Today, across developed countries, there is a duality between the need to produce food and the increase in the awareness of the production system’s sustainability loss, as over time, intensive agriculture has degraded our soils and depleted its biodiversity.

In 2020, we no longer have the choice of using more land to increase production; competitive pressure on land use is really strong. In France for example, we have already lost the equivalent of a French agricultural land province in 10 years of urbanisation.
The experience gained by triggering environmental imbalances in developed countries must keep it a habit not to reproduce bad productive practices in developing countries. Do we always need to prioritise food production as opposed to soil health and the reduction of greenhouse gas carbon emissions? Three major ambitions must be carried out by agriculture during our time: it must play a central role in the fight against the effects of climate change, while ensuring food security and the preservation of biodiversity.

Climate has no borders. We can act on a planetary scale. In this case, KILIMO is a collaborative research and technological innovation project that contributes to improving performance in agriculture while preserving Kenya’s environment.

The storage of carbon in agricultural soils is one of the solutions to make agricultural production a sustainable sector. The 4 per 1000 initiative estimates that an annual increase of 0.4% in carbon sequestration in the first 30 to 40 cm of soil may be enough to offset the loss of CO2 to the atmosphere due to human activities. And it is still an achievable goal if there is a real change in farming systems.
itk is a member of the 4p1000 initiative, and the KILIMO Project for the Transformation of Kenyan Agriculture is a concrete action that contributes to this initiative.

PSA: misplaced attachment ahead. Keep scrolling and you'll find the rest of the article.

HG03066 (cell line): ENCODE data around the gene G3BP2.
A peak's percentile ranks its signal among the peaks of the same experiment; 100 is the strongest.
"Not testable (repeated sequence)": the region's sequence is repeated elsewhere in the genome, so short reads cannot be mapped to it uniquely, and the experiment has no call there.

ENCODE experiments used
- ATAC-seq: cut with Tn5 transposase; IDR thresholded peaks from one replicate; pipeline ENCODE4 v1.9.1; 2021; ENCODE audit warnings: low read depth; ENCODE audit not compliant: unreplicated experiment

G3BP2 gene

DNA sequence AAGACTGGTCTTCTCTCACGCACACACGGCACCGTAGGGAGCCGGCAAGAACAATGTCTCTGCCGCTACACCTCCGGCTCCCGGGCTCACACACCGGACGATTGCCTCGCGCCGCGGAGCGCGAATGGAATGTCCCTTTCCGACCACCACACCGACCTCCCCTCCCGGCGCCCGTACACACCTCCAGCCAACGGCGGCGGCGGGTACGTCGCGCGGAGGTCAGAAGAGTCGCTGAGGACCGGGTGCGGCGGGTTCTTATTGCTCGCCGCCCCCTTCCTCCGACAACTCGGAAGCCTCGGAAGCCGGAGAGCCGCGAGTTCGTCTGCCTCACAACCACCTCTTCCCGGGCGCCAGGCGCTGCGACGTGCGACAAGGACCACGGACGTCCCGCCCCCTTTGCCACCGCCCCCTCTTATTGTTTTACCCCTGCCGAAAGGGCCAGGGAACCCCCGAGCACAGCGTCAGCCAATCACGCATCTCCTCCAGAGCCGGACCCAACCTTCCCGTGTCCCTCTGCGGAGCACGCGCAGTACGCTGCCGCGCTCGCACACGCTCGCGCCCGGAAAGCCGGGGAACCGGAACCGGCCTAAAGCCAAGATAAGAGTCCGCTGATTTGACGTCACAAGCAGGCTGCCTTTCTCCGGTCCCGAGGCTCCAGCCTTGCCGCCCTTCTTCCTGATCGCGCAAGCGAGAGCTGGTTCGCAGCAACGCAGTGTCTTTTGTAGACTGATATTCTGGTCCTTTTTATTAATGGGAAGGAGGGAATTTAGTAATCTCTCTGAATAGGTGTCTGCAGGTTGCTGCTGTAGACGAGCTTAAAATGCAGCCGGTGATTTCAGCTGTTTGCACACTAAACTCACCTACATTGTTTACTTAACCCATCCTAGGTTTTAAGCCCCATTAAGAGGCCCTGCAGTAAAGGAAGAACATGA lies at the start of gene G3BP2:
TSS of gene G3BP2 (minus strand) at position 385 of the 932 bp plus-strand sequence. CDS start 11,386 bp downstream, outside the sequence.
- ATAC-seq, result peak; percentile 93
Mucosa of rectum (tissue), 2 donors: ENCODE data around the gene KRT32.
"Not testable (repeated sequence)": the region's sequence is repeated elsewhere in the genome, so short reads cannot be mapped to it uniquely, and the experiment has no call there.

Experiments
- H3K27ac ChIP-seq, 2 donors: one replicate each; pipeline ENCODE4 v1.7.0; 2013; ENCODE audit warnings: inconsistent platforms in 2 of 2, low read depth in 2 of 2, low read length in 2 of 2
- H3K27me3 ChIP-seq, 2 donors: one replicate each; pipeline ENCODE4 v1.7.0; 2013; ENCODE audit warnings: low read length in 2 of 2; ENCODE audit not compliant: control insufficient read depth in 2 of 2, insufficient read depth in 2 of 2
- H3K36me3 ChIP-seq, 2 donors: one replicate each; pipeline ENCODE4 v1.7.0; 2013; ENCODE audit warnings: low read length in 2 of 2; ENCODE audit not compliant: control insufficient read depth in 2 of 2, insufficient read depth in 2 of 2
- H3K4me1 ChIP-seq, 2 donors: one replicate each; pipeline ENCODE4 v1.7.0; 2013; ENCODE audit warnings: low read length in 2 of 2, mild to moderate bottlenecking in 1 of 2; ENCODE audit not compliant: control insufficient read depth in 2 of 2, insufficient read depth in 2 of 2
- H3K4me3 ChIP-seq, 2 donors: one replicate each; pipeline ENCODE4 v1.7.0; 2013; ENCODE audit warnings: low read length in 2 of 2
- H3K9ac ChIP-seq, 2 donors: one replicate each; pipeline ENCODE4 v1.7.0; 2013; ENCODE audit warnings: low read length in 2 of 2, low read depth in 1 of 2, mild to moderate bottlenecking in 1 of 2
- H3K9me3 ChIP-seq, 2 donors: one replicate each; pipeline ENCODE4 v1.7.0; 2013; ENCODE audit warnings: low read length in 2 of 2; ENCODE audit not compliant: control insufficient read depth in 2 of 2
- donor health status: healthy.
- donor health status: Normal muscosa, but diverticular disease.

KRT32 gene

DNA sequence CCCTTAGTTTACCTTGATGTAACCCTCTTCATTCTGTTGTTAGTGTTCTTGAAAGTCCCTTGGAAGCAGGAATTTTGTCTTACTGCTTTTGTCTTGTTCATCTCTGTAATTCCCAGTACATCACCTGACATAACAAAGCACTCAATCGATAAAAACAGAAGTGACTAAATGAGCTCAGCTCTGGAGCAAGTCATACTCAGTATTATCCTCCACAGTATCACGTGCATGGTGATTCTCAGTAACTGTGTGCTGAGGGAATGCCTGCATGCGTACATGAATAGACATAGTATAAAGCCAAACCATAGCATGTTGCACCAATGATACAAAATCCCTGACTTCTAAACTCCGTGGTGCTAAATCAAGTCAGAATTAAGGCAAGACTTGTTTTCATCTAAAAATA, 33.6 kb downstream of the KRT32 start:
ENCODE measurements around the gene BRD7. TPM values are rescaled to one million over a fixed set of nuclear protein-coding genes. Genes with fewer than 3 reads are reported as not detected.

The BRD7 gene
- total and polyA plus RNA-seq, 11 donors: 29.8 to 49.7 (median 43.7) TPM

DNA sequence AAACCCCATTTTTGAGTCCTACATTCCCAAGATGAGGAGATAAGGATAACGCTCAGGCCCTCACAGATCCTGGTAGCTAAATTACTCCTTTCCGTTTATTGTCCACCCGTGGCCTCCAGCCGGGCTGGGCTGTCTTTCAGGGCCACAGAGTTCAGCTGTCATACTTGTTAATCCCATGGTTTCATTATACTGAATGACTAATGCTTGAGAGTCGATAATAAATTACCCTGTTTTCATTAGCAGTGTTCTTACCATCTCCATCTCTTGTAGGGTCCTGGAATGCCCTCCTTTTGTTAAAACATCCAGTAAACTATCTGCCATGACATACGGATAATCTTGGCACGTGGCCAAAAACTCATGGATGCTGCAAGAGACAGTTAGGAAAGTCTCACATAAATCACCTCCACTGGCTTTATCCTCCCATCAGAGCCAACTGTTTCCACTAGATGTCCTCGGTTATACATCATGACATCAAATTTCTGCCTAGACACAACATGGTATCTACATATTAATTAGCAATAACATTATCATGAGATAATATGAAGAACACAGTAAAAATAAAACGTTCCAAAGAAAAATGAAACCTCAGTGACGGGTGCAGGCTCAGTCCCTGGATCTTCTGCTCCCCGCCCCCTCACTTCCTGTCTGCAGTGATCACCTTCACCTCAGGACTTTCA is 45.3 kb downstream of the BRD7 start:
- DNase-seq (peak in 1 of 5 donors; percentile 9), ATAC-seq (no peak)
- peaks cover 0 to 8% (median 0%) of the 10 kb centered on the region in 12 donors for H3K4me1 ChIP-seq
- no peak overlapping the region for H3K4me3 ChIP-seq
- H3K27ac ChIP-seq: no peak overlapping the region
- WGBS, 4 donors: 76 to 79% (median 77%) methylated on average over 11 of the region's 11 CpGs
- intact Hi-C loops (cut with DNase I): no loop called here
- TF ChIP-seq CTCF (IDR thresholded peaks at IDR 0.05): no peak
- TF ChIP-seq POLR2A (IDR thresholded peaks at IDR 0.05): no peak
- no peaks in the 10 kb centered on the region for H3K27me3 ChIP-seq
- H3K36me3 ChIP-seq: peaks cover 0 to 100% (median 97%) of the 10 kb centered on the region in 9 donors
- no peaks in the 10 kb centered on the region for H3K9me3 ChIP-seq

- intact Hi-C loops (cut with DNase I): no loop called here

Thanks to the agronomic modeling tools, new avenues are explored for agricultural systems to combine optimal production levels, with minimal input applications and agricultural practices that ensure carbon sequestration in fields.

The decision-making process to combine all the factors – amount of irrigation, date of fertilisation, practices favouring carbon sequestration, etc. – is complex to understand. This is why, at itk, we make the results of agricultural research accessible through visually simple decision support tools (DST) as a result from crop modeling and artificial intelligence (previously developed for the EU and the USA ), already marketed and used for precision agriculture.

Within the KILIMO project consortium, our partners also have solutions and tools that provide satellite imagery and local field observations. Based on an exchange of data (big data) and transfer of technological knowledge, this cooperation will give way in the creation of an innovative tool, easy to use and with major added value. This breakthrough will not only serve precision agriculture, but also soil conservation agriculture and regenerative agriculture.

I am very proud that itk is part of a project that aims to prove that the reconciliation of productivity, profitability and protection of soil health is possible, with the collaboration of other partners who have the same conviction and the same goal. Vihiga County will be a pioneer and model for other counties in Kenya, for other African countries as well as across the world. We will prove that an agricultural system can be driven in the most sustainable way, remain highly productive and at the same time preserve the health of our soils and promote practices that significantly reduce the effects of CO2 loss and climate change.

Aline BSAIBES, Directrice Générale d’itk